Focus on: The Pumping System

PHEBUS uses a sensitive sensor in the extreme UV (55-155nm) requiring to be kept under vacuum continuously to guarantee its performance. From the manufacture of the detector to the launch, the detector was connected to a system allowing it to be kept under vacuum. An interface was provided for this purpose directly on the detector.

View of the pumping interface of the EUV detector

View of the pumping interface of the EUV detector

Two versions of the pumping system have been developed to meet different constraints.

First Pumping system: PS # 1

A first specific pumping system was designed, manufactured and tested at LATMOS to ensure this vital function after integrating the instrument into the satellite, and as long as the satellite is on the ground.

This “PS # 1” pumping system remained attached to the MPO satellite for more than 3 years (from late April 2015 to late August 2018), almost permanently, guaranteeing the performance of the EUV detector. with a mass of 13kg, it is composed of a couple of primary and turbo-molecular pumps. Two vacuum gauges allow to measure the vacuum level in the system and a normally closed valve allows to isolate the detector in case of pressure rise (failure of pumping, power failure,…); A “Getter” pump (passive chemical pump) then takes over to ensure a correct vacuum level for a few days, until the fault is corrected.

A control bay (EGSE) allows to control and monitor the whole system.

PS # 1 on MPO
EGSE of the PS # 1
EGSE of the PS # 1

Second Pumping System :”PS # 2″, certified “ATEX”

The last weeks of activities before the launch of the satellite were carried out as part of the Ariane 5 launch campaign in Kourou, Guyana. Due to the presence of propellant (satellites, Ariane 5), operational constraints apply in order to limit the risk of explosion. Risk areas are identified: This is called “ATEX Zone” (for “explosive atmospheres”).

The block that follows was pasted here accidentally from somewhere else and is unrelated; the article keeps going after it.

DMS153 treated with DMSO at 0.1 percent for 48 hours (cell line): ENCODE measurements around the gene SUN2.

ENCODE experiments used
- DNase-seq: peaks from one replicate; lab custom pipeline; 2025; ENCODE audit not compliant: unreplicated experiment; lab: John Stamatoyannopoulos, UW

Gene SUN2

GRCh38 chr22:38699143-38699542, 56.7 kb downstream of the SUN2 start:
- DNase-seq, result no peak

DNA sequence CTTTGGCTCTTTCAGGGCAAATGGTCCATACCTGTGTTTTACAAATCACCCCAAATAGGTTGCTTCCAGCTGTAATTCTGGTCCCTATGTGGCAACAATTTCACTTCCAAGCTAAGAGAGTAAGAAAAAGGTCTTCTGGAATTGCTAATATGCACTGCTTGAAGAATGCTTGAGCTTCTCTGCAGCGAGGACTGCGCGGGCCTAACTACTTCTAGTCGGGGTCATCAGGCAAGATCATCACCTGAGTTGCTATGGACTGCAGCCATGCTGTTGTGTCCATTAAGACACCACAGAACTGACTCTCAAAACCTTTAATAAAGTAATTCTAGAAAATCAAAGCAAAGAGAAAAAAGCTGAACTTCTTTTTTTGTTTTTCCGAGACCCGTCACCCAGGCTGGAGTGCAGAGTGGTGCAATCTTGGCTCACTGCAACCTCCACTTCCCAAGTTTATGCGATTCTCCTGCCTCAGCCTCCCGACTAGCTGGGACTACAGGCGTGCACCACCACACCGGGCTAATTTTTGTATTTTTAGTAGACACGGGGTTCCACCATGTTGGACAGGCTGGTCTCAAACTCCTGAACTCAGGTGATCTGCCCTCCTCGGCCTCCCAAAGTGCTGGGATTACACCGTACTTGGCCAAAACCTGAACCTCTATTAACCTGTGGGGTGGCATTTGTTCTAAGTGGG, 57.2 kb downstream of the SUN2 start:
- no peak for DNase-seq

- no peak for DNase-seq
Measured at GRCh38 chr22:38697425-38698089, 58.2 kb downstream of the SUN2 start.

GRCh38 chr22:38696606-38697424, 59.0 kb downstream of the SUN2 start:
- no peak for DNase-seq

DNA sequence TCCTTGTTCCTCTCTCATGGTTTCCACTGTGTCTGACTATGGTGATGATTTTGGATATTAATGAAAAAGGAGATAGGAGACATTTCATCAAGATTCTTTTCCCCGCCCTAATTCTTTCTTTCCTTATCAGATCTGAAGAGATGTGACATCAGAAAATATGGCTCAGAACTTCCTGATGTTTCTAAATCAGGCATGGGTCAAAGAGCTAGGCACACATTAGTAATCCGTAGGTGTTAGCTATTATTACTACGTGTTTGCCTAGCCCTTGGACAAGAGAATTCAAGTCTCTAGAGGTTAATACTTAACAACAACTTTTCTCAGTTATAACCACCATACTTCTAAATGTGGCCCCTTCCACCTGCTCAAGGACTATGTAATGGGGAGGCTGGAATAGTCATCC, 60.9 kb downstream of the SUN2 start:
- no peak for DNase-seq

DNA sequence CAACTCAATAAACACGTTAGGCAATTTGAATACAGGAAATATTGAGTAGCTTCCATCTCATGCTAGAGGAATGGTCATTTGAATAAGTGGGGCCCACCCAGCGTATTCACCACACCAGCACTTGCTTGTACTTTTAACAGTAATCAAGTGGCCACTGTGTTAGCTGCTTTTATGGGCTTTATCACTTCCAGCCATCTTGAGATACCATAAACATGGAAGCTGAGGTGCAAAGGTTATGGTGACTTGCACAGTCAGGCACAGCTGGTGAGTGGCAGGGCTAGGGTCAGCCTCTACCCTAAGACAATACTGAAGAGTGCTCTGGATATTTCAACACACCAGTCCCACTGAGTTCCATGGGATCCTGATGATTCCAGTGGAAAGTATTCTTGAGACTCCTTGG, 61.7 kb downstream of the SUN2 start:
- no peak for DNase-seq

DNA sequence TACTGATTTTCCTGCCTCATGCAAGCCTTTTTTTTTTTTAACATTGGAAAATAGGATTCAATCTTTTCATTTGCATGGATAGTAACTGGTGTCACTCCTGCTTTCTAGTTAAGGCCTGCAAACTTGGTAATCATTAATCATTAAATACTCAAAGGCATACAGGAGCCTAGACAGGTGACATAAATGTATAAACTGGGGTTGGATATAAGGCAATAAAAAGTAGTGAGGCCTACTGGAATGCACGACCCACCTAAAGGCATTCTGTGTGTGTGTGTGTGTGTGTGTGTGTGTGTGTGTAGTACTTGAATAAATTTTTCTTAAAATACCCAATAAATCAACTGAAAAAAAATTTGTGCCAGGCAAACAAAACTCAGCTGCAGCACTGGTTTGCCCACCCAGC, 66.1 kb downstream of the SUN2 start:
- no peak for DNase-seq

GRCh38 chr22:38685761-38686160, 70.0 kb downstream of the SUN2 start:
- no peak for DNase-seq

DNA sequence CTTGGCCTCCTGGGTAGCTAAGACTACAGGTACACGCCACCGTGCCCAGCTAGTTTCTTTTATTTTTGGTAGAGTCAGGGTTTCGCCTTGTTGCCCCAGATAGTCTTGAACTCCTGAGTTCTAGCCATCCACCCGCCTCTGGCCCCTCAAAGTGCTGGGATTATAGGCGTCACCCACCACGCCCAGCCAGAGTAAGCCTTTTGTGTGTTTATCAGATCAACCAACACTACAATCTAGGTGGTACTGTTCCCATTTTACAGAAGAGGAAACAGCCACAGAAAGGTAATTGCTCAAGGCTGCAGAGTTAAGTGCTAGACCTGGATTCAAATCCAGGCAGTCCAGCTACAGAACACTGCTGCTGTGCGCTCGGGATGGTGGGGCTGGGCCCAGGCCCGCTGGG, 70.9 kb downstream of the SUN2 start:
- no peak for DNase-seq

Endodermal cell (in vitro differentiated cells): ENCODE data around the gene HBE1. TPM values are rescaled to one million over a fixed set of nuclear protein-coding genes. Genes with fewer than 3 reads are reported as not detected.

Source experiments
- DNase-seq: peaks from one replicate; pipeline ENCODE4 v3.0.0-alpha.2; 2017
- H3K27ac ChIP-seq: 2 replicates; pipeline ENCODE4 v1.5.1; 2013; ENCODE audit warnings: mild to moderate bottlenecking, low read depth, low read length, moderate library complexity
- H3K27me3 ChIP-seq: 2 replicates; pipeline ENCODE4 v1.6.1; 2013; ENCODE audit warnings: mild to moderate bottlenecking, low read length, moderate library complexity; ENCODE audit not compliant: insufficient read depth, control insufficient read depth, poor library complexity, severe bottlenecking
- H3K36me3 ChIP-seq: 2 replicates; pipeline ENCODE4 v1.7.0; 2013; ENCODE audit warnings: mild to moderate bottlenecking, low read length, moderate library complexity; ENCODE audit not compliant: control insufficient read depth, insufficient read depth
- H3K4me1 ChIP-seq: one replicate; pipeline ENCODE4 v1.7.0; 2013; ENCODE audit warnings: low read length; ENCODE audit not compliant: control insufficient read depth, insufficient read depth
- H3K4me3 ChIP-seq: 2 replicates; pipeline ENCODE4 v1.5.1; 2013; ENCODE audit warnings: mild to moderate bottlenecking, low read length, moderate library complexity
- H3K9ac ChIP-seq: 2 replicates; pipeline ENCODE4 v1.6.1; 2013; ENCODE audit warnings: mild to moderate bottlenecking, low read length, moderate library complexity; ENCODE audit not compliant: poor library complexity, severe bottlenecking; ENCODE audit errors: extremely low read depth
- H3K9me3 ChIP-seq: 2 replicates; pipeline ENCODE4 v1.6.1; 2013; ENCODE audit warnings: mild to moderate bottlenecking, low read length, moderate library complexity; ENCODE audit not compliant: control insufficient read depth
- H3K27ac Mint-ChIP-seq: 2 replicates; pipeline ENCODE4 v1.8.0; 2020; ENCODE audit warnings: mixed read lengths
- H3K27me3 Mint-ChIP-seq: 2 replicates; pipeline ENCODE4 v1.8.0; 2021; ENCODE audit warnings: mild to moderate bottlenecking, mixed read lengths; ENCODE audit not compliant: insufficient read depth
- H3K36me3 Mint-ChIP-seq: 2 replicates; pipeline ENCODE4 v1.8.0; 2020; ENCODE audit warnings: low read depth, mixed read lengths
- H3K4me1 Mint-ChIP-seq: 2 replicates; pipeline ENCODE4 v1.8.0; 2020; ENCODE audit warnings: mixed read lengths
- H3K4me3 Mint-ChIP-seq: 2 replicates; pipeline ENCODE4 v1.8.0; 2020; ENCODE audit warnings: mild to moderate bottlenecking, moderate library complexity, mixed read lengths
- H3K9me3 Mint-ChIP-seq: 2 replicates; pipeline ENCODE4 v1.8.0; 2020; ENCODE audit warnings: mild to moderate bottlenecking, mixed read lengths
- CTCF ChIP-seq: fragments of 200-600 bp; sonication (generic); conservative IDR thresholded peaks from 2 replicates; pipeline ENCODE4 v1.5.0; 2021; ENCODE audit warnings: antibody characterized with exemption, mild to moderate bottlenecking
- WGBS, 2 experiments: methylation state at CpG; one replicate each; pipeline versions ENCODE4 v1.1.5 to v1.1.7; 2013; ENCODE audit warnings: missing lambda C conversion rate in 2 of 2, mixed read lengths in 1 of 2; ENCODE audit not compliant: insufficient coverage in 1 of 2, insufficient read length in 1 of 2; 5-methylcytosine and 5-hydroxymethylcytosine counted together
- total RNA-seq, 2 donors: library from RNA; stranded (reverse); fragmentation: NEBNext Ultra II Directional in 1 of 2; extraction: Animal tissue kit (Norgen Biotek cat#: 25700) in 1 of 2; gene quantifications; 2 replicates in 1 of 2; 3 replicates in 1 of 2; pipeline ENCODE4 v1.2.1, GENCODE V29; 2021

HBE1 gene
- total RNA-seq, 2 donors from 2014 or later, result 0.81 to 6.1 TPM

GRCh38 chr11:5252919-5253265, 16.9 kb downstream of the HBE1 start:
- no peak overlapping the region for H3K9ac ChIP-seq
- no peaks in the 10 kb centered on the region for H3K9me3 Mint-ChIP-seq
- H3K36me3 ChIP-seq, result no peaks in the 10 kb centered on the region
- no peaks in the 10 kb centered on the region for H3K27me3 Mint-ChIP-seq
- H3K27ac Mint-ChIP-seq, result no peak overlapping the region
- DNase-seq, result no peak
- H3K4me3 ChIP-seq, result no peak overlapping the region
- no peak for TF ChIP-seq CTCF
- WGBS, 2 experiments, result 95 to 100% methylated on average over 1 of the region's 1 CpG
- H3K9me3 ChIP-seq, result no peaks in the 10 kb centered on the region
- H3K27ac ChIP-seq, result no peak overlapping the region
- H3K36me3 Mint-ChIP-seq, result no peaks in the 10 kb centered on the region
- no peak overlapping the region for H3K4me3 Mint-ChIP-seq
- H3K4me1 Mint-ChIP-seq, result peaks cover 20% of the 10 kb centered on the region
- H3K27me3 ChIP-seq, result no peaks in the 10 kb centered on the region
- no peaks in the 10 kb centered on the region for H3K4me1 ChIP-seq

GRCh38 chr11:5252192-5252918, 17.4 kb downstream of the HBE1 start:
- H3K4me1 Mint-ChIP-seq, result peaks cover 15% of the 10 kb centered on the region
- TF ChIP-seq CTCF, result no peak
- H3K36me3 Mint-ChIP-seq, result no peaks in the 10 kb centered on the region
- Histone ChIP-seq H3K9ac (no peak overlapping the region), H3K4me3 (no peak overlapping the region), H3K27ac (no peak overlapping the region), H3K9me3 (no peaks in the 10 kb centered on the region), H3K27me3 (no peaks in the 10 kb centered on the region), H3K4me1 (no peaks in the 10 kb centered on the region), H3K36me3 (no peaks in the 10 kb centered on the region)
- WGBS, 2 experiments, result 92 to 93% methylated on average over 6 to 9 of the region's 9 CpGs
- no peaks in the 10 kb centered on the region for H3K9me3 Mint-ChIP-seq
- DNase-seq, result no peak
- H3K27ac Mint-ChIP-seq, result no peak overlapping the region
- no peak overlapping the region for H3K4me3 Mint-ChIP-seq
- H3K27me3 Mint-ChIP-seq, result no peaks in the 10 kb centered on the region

Several levels of risk exist, imposing different levels of constraints. Since the first pumping system is not compatible with an ATEX environment, these constraintshave necessitated the development of a new pumping system “PS#2” whose design takes into account the risk of explosion. Like PS#1, this pumping system was designed, assembled and tested by the LATMOS and certified “ATEX” by Centrexpert with the support of the Centre National d’études Spatiales (CNES).

PS#2 is essentially passive. It uses two “Getter” pumps in parallel to keep the detector under vacuum. The pumping function therefore does not require any power supply. An ATEX vacuum gauge and 2 ATEX temperature probes are the only energized parts of the system.

Installing the Pumping group PS # 2

PS#2 was installed on the satellite and connected to the EUV detector in Kourou at the end of August 2018, a few days before the entry of the satellites into the ATEX zone and their filling in propellant.

Definitive disconnection of the pumping unit

PS#2 was permanently disconnected from PHEBUS on October 10, 2018. The removal of the pump allowed the installation of the Parking Bracket (protection of the entrance of the PHEBUS baffle) and the thermal cover of MPO around the PHEBUS baffle to be finalized.

A few hours later, the cap was installed on Ariane 5 banning any access to the satellite. On October 20, Bepi was in space!